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Commentary 317 – April 2007
29 March 2007 (09:43:37)


The Conservatives’ decision to oppose identity cards, and commit themselves to scrapping the project if they win the next general election, is significant for Liberal Democrats because it provides an important and tangible policy on the which the Tories’ stance is unambiguously better than Labour’s.

That does not mean that the Lib Dems can do, or indeed ought to do, a deal with the Tories if there is a hung parliament, but it at least makes it possible.

The significance is that, to have any negotiating power at all in a hung parliament, the Lib Dems must credibly be able to deal with either of the other parties.

With the conceivable exception of 1992, that has never in modern times been the case.

The whole world has known that, not merely would the Lib Dems and their predecessors have preferred to deal with Labour, but that it would have been impossible for any party leader to sell a deal with the Tories to the party rank and file, most of whom have spent their political lives fighting them.

This meant that the inevitable questions from the media about which party the Lib Dems would prefer to support have always drawn tortuous answers because no one could admit the truth.

Menzies Campbell’s policy of refusing to speculate about hung parliaments worked for his first year, but would have become less tenable as an election approached even without the confusion over his Harrogate speech (see Radical Bulletin, page 4).

The Tories’ move on ID cards allows him to say honestly that the Lib Dems would talk to either of the other parties and see which would deliver best against his party’s manifesto.

It is measure of how deep Labour has sunk into the sewers of authoritarianism that it is even thinkable that the Lib Dems might deal with the Tories.

Deep historical divisions exist between the two parties and there are plenty of Tories who would find a deal with the Lib Dems as unpalatable as would most Lib Dems.

What is more, the large number of Lib Dem/Tory marginal seats would make such a deal hugely problematic, and would anger many of the party’s voters there.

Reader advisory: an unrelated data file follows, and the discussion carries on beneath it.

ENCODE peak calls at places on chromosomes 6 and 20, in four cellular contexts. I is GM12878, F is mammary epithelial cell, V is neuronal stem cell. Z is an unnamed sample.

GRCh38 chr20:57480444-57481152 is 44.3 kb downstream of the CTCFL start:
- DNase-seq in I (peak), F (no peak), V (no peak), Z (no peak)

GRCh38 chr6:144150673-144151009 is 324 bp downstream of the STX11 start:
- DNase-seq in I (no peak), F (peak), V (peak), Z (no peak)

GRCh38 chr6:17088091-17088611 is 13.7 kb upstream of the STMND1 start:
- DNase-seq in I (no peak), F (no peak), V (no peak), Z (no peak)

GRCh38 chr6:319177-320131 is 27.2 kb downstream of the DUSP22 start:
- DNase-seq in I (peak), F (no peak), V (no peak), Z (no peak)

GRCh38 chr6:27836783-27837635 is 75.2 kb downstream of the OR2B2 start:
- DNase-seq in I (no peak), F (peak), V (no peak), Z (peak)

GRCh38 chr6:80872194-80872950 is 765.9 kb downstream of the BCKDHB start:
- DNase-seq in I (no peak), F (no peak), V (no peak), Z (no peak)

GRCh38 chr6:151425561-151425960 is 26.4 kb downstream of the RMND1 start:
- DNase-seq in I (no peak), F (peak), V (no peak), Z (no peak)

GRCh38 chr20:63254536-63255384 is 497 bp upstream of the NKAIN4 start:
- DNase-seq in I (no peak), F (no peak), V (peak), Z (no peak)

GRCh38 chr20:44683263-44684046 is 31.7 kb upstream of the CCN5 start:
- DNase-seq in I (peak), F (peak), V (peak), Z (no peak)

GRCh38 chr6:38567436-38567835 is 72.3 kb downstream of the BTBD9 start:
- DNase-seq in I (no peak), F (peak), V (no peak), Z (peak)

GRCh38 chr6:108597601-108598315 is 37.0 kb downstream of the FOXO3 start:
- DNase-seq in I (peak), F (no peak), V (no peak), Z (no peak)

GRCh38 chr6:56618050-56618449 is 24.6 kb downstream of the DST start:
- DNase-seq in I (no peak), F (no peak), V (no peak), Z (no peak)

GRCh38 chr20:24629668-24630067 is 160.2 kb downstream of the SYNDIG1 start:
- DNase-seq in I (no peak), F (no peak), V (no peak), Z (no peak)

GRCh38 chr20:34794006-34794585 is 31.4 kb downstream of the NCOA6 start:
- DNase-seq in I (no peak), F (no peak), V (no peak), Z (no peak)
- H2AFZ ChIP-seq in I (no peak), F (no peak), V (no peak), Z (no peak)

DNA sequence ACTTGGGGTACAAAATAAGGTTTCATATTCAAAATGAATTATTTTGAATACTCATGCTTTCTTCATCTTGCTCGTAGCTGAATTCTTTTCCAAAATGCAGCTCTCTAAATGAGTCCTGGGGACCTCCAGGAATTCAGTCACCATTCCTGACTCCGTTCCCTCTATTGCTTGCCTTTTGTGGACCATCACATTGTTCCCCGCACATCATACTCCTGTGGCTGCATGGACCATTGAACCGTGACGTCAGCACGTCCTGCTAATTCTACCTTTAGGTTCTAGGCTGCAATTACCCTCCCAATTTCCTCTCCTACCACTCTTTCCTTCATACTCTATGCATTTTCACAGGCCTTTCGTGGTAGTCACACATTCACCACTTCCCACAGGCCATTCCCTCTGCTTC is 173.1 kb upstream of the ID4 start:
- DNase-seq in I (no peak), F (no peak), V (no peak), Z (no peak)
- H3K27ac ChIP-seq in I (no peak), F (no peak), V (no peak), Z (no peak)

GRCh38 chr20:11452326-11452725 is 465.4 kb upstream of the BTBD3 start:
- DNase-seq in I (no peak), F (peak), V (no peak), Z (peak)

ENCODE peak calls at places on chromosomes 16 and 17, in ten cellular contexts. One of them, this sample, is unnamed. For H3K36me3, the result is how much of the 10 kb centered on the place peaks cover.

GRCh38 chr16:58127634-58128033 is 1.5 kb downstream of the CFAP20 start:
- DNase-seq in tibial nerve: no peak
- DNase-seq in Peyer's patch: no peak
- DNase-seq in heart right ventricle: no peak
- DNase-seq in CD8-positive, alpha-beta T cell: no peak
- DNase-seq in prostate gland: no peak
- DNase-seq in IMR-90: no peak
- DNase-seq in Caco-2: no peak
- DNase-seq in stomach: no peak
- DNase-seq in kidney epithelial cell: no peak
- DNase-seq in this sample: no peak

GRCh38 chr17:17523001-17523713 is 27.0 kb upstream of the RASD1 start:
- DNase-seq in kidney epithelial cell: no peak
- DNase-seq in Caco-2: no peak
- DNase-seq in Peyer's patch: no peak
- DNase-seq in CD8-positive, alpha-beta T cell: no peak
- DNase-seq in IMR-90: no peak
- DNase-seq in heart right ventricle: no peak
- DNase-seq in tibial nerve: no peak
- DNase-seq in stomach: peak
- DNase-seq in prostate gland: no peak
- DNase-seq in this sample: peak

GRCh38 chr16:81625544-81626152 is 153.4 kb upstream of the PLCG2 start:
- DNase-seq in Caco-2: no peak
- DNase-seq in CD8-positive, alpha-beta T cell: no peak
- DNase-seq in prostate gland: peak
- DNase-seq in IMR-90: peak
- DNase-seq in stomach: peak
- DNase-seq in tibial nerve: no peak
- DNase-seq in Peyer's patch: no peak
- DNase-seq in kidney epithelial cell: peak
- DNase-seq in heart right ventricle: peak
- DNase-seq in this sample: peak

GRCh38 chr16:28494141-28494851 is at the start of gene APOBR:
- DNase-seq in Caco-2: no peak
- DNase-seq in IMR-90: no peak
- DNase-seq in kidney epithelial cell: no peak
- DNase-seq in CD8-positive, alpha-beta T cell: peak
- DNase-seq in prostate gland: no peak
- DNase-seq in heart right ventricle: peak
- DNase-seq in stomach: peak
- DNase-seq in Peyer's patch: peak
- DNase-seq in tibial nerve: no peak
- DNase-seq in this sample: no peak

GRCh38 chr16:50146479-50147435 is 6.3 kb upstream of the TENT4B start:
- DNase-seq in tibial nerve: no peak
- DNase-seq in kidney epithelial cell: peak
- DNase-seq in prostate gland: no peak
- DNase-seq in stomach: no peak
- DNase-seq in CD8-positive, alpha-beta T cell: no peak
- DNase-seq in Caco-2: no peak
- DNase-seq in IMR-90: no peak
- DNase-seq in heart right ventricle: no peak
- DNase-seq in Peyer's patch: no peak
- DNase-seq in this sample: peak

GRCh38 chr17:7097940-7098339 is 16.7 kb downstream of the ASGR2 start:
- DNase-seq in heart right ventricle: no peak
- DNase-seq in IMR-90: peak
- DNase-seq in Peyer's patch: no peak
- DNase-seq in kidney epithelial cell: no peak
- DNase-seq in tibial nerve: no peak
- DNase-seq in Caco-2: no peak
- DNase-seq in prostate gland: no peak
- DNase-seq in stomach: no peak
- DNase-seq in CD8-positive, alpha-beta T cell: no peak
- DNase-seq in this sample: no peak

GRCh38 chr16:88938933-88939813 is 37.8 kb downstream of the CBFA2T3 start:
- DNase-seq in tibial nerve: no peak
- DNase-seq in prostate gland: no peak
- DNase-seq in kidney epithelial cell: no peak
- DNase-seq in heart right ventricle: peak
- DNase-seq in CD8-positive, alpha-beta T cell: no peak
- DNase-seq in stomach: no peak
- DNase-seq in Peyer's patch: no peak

But with Labour bent on turning Britain into a police state, with ID cards, DNA databases, arbitrary powers and the most thorough assault on liberty ever seen in this country outside wartime, that party is now a profoundly unattractive potential partner.

Tony Blair has proved, contrary to what Paddy Ashdown once thought, the most illiberal prime minister since the Duke of Wellington.

He will soon take himself off, no doubt, to the American lecture circuit to enrich himself off the back of his illegal war and support for covert torture in ‘extraordinary rendition’.

Set against Blair’s record, talking to the Tories is at least a possibility to contemplate in the, admittedly rather unlikely, event that there is no overall control in the next parliament.

Lib Dems will find the idea of working with the Tories barely conceivable, and sayings about devils and long spoons come easily to mind.

But given Blair’s record, the idea of working with Labour is hardly more conceivable and, if the Lib Dems do have some negotiating power, then turning the tide on civil liberty is one of the most important things they could do with it.


Scottish local government elections do not normally command much attention in England, but they should do so this May.

The Scottish Liberal Democrats’ negotiating skills at that country’s last parliamentary elections saw them secure the Lib Dem holy grail of the single transferable vote for local elections. This will be put into effect for the first time in May, making predictions all but impossible since the new system should in itself change the way people vote by removing the necessity for tactical voting.

Lib Dem electoral reform enthusiasts have often sounded like religious obsessives when discussing the introduction of STV, claiming that it would solve all problems as though it were the second coming.

The experiments with proportional representation in England and Wales have avoided STV because it is easy for detractors to depict it as impossibly complicated with members of the same party fighting each other across huge constituencies and a counting system of baffling complexity.

Results in Scotland will show not just how well each party has done, but what degree there is of public rivalry between candidates on the same slate and how well the public has understood the system.

STV delivered an advance in March for the Alliance Party in Northern Ireland, where it is the Liberal International member.

There are elections too, though not by STV, in Wales for its assembly and councils.

Both there and in Scotland, the Lib Dems have been able to use their strength to secure many worthwhile measures.

STV, or indeed any kind of PR, makes coalition politics pretty well inevitable. The trick is to work within that without having the Lib Dems vanish into a consensus culture where there is little difference between any parties.

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